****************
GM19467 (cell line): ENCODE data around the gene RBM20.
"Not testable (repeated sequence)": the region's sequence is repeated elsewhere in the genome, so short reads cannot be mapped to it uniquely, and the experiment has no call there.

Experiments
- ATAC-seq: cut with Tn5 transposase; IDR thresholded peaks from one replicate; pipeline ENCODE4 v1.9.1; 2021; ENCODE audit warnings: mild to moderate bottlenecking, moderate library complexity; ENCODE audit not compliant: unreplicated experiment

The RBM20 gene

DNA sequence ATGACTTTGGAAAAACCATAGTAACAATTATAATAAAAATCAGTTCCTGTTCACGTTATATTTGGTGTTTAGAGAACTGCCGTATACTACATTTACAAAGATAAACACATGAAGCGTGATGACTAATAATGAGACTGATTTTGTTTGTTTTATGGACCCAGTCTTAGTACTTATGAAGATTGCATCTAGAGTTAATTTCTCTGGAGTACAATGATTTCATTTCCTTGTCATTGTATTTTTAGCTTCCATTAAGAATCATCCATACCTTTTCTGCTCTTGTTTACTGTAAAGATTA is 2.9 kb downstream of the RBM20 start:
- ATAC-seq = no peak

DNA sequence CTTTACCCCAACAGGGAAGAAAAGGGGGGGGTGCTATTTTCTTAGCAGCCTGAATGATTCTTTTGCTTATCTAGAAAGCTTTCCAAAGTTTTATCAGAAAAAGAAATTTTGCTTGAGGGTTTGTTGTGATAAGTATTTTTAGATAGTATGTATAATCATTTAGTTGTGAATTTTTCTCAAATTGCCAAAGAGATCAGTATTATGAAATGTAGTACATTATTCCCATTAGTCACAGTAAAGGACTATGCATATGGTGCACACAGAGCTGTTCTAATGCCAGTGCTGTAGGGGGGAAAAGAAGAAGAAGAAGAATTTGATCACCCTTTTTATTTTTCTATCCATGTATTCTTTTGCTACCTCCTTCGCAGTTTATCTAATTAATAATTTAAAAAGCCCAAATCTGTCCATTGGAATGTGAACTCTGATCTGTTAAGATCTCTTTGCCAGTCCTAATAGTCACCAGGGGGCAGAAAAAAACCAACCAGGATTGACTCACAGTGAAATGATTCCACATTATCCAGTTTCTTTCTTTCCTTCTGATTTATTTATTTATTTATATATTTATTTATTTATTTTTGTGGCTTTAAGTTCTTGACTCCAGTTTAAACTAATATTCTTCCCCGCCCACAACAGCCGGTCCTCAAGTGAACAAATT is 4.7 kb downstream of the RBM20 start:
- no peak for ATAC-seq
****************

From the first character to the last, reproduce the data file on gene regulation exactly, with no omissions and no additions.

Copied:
GM19467 (cell line): ENCODE data around the gene RBM20.
"Not testable (repeated sequence)": the region's sequence is repeated elsewhere in the genome, so short reads cannot be mapped to it uniquely, and the experiment has no call there.

Experiments
- ATAC-seq: cut with Tn5 transposase; IDR thresholded peaks from one replicate; pipeline ENCODE4 v1.9.1; 2021; ENCODE audit warnings: mild to moderate bottlenecking, moderate library complexity; ENCODE audit not compliant: unreplicated experiment

The RBM20 gene

DNA sequence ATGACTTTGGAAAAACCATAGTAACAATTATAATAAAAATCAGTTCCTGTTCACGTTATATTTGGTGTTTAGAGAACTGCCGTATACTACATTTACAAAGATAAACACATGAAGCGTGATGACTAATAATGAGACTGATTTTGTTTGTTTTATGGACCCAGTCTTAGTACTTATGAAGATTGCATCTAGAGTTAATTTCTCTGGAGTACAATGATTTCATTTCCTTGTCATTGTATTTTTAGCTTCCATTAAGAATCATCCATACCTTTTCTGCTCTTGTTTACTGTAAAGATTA is 2.9 kb downstream of the RBM20 start:
- ATAC-seq = no peak

DNA sequence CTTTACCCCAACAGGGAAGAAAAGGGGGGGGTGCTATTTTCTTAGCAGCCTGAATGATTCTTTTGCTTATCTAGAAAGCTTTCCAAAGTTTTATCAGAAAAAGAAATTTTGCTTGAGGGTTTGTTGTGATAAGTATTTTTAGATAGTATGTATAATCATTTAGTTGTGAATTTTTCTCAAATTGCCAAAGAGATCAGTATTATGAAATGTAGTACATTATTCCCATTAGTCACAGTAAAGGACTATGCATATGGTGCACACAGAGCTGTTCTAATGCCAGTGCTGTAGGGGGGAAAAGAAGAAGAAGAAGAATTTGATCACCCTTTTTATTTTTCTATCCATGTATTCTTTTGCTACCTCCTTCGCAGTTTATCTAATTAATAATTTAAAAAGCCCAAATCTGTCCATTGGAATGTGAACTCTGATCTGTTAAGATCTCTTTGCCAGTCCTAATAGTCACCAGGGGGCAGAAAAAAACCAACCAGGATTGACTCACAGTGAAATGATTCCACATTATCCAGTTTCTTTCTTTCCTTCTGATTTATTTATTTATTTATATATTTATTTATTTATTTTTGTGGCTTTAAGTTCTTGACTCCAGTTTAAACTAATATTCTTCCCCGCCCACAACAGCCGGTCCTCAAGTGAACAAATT is 4.7 kb downstream of the RBM20 start:
- no peak for ATAC-seq